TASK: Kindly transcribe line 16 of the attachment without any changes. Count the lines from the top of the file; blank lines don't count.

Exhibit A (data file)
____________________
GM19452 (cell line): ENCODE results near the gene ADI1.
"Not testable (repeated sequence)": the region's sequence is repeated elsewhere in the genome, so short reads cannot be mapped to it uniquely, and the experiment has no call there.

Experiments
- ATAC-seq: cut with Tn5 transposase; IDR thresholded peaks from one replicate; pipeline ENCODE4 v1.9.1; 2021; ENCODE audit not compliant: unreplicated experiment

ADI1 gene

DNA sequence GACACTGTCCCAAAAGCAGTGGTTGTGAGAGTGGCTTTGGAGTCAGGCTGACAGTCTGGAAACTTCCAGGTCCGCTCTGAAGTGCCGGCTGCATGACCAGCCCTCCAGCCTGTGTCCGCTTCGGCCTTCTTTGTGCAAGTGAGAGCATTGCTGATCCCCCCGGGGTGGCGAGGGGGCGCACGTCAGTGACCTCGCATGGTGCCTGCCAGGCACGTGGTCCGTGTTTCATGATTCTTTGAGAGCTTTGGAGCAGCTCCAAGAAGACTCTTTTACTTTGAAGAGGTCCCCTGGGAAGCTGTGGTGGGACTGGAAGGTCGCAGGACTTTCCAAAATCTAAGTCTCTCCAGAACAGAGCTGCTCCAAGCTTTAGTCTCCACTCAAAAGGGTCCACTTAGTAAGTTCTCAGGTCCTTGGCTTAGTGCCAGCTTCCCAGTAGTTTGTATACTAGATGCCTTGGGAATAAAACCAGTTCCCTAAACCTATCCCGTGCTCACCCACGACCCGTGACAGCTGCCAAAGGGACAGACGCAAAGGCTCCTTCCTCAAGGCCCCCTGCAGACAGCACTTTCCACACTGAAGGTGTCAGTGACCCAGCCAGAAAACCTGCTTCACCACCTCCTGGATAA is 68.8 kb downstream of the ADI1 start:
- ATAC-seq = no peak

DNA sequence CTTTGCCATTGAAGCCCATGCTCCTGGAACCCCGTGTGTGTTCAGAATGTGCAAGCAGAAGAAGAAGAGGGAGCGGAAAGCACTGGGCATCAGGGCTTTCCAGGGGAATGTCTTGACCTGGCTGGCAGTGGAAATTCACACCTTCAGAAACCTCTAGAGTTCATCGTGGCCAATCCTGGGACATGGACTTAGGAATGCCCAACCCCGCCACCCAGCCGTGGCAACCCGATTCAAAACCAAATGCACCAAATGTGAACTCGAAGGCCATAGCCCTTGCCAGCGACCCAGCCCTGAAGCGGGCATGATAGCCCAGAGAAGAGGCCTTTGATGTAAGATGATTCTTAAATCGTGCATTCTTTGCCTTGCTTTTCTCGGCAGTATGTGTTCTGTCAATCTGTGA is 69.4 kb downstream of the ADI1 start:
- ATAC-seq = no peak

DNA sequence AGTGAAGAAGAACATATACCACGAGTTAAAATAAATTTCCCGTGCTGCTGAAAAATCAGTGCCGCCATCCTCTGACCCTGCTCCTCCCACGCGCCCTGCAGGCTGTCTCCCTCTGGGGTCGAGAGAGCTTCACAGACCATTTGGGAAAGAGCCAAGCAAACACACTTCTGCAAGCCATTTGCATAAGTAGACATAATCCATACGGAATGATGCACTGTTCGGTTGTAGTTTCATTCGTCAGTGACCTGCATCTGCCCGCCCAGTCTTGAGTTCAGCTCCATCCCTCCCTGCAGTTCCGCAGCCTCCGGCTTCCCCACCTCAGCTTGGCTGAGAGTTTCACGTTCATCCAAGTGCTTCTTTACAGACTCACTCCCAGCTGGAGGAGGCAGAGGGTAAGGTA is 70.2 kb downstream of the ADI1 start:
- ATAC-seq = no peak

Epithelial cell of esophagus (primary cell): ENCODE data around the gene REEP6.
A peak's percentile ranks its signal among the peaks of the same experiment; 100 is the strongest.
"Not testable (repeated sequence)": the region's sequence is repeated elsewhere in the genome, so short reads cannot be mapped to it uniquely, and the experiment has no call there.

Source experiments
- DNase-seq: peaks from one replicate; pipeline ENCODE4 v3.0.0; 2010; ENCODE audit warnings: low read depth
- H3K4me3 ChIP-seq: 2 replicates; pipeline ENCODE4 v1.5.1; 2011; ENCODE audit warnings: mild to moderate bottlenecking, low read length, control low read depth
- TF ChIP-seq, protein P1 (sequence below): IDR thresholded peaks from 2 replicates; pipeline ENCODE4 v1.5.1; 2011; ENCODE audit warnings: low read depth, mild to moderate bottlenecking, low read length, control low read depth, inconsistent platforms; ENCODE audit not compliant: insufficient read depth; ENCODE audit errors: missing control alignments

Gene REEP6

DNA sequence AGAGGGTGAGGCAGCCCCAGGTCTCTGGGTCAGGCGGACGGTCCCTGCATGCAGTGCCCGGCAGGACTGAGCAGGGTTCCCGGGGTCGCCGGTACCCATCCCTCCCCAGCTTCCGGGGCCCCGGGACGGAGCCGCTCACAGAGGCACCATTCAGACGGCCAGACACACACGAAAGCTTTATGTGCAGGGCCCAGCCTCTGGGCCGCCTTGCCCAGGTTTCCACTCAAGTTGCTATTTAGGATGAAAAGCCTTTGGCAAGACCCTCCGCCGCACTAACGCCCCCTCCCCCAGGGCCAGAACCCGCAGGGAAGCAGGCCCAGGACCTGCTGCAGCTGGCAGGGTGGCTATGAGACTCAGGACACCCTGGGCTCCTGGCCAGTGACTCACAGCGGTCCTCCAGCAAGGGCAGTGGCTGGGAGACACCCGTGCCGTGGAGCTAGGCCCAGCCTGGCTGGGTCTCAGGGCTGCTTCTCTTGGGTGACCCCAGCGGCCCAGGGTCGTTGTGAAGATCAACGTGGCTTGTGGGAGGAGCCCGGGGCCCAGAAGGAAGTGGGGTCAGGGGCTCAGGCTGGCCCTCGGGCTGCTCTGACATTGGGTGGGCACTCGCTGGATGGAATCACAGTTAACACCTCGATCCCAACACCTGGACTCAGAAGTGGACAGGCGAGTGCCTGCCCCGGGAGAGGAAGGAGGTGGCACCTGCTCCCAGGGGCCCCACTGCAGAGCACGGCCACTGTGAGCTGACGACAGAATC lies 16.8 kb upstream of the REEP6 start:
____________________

- DNase-seq: peaks from one replicate; pipeline ENCODE4 v3.0.0; 2010; ENCODE audit warnings: low read depth